Despite it being 50 years old, the Duncan High School Class of 1961 may always refer to the current high school as the “new high school.”
The classmates began their secondary careers at a high school on Ninth Street, but they moved to the current location before the campus was even completed. The building on Ninth went on to become Duncan Junior High, Duncan Middle School and, finally, the EDGE Academy.
“We call it the ‘new high school,’” Ray Merchant said, when the Class of ’61 held it’s 50th reunion Friday and Saturday. “Now, it’s an urban renewal project.”
Merchant said at that time it was exciting to move into a state-of-the-art campus, which included an array of amenities lacking in the old high school. The building included a typing room, with manual and electrical typewriters. The cords of the electrical typewriters ran along the floor and were covered with tape.
“I remember we went to every room and there was one electrical outlet in each room,” Merchant said. “We didn’t have any of the technology we have now.”
Merchant, who went on to become a long-term educator, said keeping up with technology has always been an important part of any school district. In the upcoming bond issue, technology makes up about $2 million.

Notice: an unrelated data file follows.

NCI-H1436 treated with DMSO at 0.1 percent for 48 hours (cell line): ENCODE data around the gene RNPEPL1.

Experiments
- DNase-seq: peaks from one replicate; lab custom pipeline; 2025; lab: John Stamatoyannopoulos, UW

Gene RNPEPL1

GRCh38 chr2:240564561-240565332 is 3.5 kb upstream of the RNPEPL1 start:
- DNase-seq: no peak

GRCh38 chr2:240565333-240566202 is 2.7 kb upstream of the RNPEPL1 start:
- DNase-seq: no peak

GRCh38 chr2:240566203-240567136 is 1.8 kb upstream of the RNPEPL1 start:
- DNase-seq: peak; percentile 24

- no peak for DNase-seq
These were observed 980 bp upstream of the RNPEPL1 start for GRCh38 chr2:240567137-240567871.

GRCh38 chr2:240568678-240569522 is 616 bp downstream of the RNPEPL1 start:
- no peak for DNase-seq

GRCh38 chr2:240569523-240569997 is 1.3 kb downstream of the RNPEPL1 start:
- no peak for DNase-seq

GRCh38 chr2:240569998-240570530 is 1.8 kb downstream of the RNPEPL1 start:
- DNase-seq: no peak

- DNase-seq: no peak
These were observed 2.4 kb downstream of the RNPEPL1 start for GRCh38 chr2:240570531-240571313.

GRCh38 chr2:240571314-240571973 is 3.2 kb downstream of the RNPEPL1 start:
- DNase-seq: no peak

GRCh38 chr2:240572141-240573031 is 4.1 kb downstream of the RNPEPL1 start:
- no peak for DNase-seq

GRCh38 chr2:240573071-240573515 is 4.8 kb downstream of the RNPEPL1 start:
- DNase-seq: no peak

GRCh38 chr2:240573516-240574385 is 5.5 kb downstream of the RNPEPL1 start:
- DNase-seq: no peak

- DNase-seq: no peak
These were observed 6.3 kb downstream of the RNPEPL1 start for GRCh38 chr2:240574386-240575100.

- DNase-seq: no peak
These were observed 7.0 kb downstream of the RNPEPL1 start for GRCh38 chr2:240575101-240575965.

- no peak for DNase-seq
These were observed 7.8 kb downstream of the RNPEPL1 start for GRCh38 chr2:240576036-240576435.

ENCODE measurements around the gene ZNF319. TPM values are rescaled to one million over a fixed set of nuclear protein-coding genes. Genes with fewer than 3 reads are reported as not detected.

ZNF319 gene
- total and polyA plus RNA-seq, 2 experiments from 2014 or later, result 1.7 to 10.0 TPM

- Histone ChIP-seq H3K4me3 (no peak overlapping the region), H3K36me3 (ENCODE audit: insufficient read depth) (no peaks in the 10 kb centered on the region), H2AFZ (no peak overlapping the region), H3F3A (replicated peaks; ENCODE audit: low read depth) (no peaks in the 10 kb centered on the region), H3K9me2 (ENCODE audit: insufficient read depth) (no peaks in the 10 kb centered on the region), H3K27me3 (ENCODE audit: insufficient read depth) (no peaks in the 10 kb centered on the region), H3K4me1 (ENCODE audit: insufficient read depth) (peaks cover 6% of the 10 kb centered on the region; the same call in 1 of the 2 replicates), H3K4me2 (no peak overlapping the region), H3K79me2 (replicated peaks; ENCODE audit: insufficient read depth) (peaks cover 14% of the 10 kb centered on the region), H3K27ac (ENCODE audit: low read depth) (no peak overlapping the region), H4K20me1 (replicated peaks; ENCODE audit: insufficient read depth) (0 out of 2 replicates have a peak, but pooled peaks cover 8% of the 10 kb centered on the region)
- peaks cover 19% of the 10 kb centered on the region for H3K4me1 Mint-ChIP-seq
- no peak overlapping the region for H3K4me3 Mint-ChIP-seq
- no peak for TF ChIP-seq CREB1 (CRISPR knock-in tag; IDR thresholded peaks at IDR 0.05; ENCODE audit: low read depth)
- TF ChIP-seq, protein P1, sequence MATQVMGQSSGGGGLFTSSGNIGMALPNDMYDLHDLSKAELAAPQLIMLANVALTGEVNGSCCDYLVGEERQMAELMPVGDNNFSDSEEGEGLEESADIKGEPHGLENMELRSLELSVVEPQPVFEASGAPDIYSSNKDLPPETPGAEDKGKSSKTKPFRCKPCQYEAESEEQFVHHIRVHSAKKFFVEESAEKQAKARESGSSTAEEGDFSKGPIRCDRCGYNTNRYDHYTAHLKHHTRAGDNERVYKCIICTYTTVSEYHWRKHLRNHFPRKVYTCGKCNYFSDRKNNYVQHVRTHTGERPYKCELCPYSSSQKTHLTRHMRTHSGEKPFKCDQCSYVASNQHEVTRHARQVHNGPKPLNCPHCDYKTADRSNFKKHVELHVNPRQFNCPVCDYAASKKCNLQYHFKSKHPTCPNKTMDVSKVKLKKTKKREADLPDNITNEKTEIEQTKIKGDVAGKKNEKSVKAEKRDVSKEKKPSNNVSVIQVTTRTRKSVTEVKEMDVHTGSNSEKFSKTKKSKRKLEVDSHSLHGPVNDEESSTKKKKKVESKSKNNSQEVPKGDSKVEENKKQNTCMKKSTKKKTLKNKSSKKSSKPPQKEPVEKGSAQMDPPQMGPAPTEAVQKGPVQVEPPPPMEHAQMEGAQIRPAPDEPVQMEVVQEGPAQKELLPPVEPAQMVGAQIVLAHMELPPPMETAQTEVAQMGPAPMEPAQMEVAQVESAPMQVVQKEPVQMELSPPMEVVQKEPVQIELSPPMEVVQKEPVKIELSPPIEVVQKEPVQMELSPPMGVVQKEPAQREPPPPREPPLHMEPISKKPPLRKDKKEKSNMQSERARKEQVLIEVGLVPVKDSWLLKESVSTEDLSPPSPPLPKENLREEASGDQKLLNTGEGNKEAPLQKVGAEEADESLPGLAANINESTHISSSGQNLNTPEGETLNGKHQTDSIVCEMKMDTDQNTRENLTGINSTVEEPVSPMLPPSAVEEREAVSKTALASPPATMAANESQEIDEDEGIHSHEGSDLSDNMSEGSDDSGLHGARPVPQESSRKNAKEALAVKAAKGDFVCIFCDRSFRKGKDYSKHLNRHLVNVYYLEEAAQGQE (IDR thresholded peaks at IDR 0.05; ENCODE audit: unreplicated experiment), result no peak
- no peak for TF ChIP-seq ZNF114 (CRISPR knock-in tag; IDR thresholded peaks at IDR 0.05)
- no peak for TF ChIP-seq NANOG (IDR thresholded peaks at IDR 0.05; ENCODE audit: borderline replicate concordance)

The class had 351 students in 1961, and many of those graduates returned for the class reunion. About 50 of the students have died in the years following graduation.
Michael Carnes attended the reunion and reflected on the move into the current high school, which he said had some unexpected benefits.
“We went from an un-air-conditioned facility to an air-conditioned facility,” Carnes said. “No one had air conditioning; so, we didn’t know any better. If we wanted to be cool, we had to open windows.”
Merchant said another benefit was the addition of a cafeteria, where meals were served. The former high school had a place for students to eat, but they had to take their own food.
The addition of a cafeteria was a big step for the students. But there were still things not quite in place at the high school. At that point, the school district didn’t have buses to take students to school. Instead, students had to walk or have a parent take them to the high school.
Although the building met their needs in 1961, Carnes said things have changed. What made the building state-of-the-art in the early 1960s are some of the things that date the building 50 years later.
“At that time, it was state of the art,” Carnes said.